Pure Regular Expression Engines and Literal Clusters
Richard Wordingham via Unicode
unicode at unicode.org
Sun Oct 13 08:00:18 CDT 2019
On Sun, 13 Oct 2019 10:04:34 +0200
Hans Åberg via Unicode <unicode at unicode.org> wrote:
> > On 13 Oct 2019, at 00:37, Richard Wordingham via Unicode
> > <unicode at unicode.org> wrote:
> > On Sat, 12 Oct 2019 21:36:45 +0200
> > Hans Åberg via Unicode <unicode at unicode.org> wrote:
> >>> On 12 Oct 2019, at 14:17, Richard Wordingham via Unicode
> >>> <unicode at unicode.org> wrote:
> >>> But remember that 'having longer first' is meaningless for a
> >>> non-deterministic finite automaton that does a single pass through
> >>> the string to be searched.
> >> It is possible to identify all submatches deterministically in
> >> linear time without backtracking — I a made an algorithm for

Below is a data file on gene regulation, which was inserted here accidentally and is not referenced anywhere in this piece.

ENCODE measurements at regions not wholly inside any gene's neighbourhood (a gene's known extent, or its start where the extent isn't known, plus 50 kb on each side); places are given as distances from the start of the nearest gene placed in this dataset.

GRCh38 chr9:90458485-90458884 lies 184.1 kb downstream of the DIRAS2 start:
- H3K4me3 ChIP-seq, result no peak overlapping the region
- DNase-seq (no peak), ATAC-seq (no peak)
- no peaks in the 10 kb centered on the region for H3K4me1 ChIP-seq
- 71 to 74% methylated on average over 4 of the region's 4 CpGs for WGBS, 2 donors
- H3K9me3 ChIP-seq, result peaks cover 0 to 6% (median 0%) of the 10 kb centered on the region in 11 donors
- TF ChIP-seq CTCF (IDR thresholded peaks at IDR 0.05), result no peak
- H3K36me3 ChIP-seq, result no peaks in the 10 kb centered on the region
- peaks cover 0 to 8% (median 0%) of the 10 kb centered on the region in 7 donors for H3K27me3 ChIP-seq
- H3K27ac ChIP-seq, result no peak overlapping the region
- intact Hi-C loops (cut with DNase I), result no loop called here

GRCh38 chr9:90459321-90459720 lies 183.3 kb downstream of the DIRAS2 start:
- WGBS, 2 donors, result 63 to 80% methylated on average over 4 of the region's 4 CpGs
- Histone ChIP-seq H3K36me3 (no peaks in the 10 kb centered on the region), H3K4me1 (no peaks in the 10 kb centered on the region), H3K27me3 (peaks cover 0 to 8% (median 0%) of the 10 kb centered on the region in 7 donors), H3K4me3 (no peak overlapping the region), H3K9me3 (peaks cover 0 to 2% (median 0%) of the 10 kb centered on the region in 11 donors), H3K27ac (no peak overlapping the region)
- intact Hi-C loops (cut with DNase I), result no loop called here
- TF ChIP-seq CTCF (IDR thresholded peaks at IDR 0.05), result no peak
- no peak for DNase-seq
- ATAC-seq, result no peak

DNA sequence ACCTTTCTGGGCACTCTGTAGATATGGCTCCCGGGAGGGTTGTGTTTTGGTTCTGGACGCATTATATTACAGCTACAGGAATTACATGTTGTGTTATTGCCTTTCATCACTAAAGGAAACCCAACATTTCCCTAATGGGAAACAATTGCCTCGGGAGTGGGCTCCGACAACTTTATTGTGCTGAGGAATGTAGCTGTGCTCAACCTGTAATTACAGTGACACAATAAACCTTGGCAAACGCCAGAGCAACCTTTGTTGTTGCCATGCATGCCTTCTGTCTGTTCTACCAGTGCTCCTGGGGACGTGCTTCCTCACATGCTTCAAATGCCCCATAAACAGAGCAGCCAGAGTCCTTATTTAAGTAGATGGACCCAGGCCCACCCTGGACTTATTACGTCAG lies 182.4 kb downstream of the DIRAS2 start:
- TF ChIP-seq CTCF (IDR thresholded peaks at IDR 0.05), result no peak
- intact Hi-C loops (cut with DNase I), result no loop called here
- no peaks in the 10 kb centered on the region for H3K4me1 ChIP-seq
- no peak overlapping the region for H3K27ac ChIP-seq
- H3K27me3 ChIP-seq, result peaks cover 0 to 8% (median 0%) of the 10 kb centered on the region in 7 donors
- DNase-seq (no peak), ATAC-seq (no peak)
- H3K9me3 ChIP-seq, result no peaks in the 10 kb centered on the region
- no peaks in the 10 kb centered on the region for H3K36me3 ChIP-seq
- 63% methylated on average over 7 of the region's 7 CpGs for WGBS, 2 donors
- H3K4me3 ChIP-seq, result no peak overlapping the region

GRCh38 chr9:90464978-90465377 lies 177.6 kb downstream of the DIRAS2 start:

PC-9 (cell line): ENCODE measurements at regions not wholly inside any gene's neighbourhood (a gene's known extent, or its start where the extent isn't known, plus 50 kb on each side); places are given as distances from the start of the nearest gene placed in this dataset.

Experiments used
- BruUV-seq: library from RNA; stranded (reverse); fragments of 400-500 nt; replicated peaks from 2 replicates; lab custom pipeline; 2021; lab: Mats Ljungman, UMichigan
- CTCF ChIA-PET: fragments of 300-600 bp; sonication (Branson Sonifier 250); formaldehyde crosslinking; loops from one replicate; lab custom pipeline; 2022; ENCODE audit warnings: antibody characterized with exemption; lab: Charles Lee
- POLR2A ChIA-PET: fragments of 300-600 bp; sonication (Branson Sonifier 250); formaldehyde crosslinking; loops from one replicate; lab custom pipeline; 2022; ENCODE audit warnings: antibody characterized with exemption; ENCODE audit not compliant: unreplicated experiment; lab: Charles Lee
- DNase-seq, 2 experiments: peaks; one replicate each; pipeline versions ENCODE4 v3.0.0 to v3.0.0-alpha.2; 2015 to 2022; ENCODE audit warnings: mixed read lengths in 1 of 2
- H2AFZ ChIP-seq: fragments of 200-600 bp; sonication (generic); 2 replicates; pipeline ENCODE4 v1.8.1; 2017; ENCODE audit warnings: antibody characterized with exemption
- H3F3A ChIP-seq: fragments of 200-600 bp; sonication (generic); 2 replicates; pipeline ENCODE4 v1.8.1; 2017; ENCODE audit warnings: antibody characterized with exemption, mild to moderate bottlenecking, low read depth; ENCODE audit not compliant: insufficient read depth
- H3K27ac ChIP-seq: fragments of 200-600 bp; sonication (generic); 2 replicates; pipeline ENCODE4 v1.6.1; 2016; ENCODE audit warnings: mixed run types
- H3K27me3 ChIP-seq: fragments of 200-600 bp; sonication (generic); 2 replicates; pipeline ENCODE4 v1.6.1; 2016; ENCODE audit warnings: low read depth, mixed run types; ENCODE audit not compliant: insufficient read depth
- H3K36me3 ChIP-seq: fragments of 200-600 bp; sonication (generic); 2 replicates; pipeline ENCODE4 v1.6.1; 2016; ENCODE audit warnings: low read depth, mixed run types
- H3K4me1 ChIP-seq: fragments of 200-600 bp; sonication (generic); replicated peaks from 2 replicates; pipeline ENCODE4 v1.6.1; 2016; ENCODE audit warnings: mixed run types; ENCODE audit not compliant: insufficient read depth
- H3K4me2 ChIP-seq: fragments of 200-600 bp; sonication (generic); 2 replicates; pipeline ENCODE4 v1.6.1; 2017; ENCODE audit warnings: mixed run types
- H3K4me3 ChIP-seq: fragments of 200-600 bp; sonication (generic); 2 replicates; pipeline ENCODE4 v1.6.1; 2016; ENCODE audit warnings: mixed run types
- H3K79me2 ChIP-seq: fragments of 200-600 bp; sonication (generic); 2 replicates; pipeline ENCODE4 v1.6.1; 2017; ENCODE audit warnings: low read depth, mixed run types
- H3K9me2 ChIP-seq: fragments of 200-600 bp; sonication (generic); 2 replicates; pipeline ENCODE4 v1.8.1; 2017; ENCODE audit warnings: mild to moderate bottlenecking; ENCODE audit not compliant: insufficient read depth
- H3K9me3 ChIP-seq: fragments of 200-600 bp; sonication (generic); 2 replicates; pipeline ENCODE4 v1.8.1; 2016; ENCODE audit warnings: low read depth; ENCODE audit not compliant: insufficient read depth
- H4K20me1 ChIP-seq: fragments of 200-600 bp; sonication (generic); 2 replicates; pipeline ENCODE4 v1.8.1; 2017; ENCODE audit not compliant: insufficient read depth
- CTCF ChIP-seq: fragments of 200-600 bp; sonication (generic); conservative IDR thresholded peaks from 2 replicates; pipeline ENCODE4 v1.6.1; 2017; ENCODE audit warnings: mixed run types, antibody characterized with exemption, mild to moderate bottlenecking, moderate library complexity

> >> that.
> > That's impressive, as the number of possible submatches for
> > a*(a*)a* is quadratic in the string length.
> That is probably after the possibilities in the matching graph have
> been expanded, which can even be exponential. As an analogy, think of
> a polynomial product, I compute the product, not the expansion.
I'm now beginning to wonder what you are claiming. One thing one can
do without backtracking is to determine which capture groups capture
something, and which combinations of capturing or not occur. That's
a straightforward extension of doing the overall 'recognition' in linear
time - at least, linear in length (n) of the searched string. (I say
straightforward, but it would mess up my state naming algorithm.) The
time can also depend on the complexity of the regular expression, which
can be bounded by the length (m) of the expression if working with mere
strings, giving time O(mn) if one doesn't undertake the worst case
O(2^m) task of converting the non-deterministic FSM to a deterministic
Using m as a complexity measure for traces may be misleading, and I
think plain wrong; for moderate m, the complexity can easily go up as
fast as m^10, and I think higher powers are possible. Strings
exercising the higher complexities are linguistically implausible.
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